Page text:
5. Clean up your data Ah, the stories we could tell you. Tales of mysterious Chinese addresses, misspelled names, mismatched date formats, embedded quotes and more. The bottom line is that your data is much less clean than you think, and you will likely need to invest at least 50% of your project time on data clean up. Fortunately, there are many services available that can help, from address standardization to telephone number validation and more.
  6. Model your business processes Now that you have a business-oriented data model and some nice, clean data, it’s time to figure out the details about how people will be using it. We have found that if you write down the key activities that people on your team perform, you can often help them most by producing dashboards that line up with those activities. There is also usually a “long tail” of infrequent tasks that are best addressed by including some self-service abilities in the software platform that you choose, so that people can get access to the data they need.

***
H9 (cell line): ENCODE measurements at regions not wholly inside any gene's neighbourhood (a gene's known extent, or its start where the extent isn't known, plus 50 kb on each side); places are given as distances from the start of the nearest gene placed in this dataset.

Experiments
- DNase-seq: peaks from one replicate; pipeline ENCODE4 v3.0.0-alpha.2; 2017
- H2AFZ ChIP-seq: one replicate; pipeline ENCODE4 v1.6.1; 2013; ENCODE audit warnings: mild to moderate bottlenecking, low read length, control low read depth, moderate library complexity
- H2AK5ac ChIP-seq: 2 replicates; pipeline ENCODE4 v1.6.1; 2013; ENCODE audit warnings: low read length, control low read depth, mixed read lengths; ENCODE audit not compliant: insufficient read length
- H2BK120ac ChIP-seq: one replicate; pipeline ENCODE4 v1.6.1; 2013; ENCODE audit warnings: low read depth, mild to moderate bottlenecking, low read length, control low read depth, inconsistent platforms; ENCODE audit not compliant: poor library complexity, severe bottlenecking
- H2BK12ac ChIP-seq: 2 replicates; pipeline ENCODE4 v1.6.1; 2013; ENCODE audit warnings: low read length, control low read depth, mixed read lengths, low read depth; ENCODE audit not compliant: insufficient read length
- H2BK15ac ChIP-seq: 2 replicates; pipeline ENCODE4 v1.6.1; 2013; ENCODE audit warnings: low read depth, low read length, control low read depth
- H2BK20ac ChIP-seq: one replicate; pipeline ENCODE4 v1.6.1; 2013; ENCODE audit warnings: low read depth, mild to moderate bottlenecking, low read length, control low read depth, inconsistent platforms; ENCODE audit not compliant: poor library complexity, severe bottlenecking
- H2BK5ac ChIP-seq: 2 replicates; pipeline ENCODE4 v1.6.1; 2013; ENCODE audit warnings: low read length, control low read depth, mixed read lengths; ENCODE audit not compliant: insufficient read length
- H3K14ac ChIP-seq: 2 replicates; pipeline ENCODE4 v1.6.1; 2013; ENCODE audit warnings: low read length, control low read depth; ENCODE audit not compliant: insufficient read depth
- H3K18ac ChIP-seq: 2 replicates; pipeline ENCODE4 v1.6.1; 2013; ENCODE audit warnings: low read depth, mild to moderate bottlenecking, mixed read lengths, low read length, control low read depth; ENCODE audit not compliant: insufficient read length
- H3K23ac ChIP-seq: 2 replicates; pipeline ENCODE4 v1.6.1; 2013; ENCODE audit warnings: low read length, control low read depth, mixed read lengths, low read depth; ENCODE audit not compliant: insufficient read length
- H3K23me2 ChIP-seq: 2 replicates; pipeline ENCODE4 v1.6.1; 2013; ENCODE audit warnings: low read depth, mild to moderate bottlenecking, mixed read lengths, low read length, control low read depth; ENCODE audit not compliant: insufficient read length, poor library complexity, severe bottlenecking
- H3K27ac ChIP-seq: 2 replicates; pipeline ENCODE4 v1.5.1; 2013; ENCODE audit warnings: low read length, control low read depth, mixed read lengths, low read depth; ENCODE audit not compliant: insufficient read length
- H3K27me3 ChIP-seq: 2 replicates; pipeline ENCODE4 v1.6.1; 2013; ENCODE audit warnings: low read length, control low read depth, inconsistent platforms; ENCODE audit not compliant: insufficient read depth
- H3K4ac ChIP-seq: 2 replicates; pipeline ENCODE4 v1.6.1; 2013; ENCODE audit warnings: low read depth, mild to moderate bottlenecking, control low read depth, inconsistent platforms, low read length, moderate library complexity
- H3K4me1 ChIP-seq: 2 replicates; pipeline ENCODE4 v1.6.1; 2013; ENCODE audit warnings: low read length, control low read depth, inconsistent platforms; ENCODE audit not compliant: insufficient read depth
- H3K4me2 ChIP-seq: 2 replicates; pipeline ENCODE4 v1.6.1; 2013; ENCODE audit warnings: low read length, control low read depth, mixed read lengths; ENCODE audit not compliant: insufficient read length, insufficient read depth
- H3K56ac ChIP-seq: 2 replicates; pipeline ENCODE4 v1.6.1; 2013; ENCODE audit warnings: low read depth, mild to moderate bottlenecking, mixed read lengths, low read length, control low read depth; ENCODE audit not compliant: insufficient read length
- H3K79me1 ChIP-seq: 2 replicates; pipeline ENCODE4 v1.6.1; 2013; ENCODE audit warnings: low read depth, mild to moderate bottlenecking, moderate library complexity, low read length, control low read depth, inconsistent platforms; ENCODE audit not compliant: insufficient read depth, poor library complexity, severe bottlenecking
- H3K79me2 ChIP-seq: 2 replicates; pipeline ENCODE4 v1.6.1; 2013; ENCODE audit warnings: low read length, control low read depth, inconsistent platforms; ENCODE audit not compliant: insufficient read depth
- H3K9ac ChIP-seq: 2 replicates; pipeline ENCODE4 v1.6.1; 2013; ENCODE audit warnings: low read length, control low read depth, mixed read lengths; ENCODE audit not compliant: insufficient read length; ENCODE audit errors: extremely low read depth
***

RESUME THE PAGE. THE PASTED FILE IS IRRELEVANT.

7. Train the people In data-oriented projects, the people leading the project are often the most qualified power users of the tools they select. This can lead them to believe that everyone will find the tools easy to use and will get the benefits straight away. In reality, every organization has people with a wide range of interest and capability, and you will need to invest energy in training. We find it is usually best for the focus of the training to be on the particular data and processes the team uses, rather than generic training on the technology itself.
  8. Repeat If you think you are done when your project is complete and your people are trained, ask yourself: are the criminals going to continue doing what they did yesterday? The challenge with managing criminal activity is that there is always incentive for criminals to find new and better ways to outsmart their competition (you!). We recommend an iterative approach where you pursue short versions of the cycle described above on a permanent basis.


If that sounds like a lot of complexity to manage, the good news is there is help available. Hubstream has a next-generation software platform that can serve all the requirements outlined above called Hubstream Intelligence for Brand Protection that comes with a well-defined implementation plan to get you where you need to be.

About the author

John Hancock is a data analytics industry veteran, an author and speaker on the challenges posed by the intersection of data and crime. He is the CEO of Hubstream Inc, a Seattle-based cloud software company that helps the world’s biggest companies and most sophisticated law enforcement agencies solve crimes faster.